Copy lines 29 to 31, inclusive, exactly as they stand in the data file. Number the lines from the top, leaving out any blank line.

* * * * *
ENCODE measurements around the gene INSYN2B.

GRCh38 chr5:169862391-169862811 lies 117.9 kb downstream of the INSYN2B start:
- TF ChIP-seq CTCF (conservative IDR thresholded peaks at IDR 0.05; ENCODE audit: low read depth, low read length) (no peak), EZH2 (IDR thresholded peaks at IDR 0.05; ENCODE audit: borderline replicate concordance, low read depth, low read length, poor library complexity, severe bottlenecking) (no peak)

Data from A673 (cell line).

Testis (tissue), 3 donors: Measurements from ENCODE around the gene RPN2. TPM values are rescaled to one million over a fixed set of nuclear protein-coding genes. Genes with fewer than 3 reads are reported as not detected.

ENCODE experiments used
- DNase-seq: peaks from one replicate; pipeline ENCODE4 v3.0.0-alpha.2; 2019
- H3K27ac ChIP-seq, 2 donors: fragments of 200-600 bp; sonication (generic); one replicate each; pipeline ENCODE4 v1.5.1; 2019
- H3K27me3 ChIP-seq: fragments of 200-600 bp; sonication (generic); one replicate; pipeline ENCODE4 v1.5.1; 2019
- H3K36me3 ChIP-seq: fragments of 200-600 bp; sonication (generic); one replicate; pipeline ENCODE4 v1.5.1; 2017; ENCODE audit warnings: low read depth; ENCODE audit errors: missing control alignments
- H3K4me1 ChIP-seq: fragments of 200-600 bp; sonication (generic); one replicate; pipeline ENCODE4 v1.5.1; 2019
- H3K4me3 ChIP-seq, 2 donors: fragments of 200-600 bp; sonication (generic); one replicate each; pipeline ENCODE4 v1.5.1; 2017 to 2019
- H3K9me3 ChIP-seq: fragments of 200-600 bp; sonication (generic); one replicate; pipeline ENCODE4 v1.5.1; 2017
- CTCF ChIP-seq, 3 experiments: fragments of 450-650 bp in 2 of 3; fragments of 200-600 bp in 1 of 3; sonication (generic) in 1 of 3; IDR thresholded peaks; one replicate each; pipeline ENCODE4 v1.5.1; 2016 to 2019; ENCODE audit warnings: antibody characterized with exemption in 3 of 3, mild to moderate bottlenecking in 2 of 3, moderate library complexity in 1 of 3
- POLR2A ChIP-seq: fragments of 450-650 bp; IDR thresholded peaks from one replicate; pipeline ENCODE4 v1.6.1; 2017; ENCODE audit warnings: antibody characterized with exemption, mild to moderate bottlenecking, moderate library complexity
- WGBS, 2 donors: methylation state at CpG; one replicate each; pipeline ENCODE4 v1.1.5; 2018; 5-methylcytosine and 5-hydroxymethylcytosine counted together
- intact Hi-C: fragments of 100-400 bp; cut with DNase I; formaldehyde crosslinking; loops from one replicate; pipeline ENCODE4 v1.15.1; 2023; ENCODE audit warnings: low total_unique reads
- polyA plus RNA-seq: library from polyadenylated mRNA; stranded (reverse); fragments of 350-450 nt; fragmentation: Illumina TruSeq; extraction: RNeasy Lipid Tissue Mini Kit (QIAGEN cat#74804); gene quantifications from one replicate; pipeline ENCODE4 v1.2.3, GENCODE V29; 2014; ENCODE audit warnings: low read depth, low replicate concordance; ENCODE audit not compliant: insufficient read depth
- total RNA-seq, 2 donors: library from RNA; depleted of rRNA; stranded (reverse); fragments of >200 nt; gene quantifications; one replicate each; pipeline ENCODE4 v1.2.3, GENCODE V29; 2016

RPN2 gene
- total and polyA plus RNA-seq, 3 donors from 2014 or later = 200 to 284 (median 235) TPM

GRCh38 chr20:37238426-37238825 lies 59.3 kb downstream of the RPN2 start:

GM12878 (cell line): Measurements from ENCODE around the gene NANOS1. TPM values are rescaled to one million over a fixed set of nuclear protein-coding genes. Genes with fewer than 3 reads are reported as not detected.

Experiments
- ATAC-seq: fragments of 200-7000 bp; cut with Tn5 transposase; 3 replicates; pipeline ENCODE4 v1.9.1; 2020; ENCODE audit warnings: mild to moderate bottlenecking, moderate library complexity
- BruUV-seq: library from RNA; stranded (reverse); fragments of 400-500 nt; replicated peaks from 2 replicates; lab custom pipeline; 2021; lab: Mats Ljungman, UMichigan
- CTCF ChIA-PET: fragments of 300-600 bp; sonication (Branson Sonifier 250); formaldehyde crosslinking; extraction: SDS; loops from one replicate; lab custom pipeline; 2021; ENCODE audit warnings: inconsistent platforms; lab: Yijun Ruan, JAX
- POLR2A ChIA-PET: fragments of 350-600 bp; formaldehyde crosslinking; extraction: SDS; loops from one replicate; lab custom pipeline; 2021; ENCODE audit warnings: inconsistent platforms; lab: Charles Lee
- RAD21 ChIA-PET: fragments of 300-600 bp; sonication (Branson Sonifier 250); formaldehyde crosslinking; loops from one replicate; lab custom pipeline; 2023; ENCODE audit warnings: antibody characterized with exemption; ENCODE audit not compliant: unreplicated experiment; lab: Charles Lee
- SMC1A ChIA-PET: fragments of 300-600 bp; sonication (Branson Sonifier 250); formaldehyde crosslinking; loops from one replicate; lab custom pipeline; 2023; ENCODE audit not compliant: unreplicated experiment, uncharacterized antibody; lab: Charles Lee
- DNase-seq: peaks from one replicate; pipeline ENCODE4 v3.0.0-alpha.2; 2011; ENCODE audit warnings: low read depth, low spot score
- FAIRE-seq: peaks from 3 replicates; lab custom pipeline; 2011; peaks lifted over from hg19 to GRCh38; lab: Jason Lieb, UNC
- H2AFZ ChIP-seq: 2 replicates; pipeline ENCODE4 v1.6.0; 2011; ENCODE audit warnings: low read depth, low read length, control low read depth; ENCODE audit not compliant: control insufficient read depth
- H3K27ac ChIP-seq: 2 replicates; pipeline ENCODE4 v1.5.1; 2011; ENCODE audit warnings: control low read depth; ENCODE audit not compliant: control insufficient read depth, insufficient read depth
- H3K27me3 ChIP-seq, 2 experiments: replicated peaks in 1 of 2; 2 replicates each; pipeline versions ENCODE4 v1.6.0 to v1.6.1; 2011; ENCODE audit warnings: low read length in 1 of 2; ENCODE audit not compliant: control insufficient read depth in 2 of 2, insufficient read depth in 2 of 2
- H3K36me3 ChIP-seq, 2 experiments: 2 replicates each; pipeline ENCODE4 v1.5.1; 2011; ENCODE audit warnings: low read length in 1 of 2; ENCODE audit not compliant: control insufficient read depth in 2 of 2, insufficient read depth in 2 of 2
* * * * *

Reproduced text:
- RAD21 ChIA-PET: fragments of 300-600 bp; sonication (Branson Sonifier 250); formaldehyde crosslinking; loops from one replicate; lab custom pipeline; 2023; ENCODE audit warnings: antibody characterized with exemption; ENCODE audit not compliant: unreplicated experiment; lab: Charles Lee
- SMC1A ChIA-PET: fragments of 300-600 bp; sonication (Branson Sonifier 250); formaldehyde crosslinking; loops from one replicate; lab custom pipeline; 2023; ENCODE audit not compliant: unreplicated experiment, uncharacterized antibody; lab: Charles Lee
- DNase-seq: peaks from one replicate; pipeline ENCODE4 v3.0.0-alpha.2; 2011; ENCODE audit warnings: low read depth, low spot score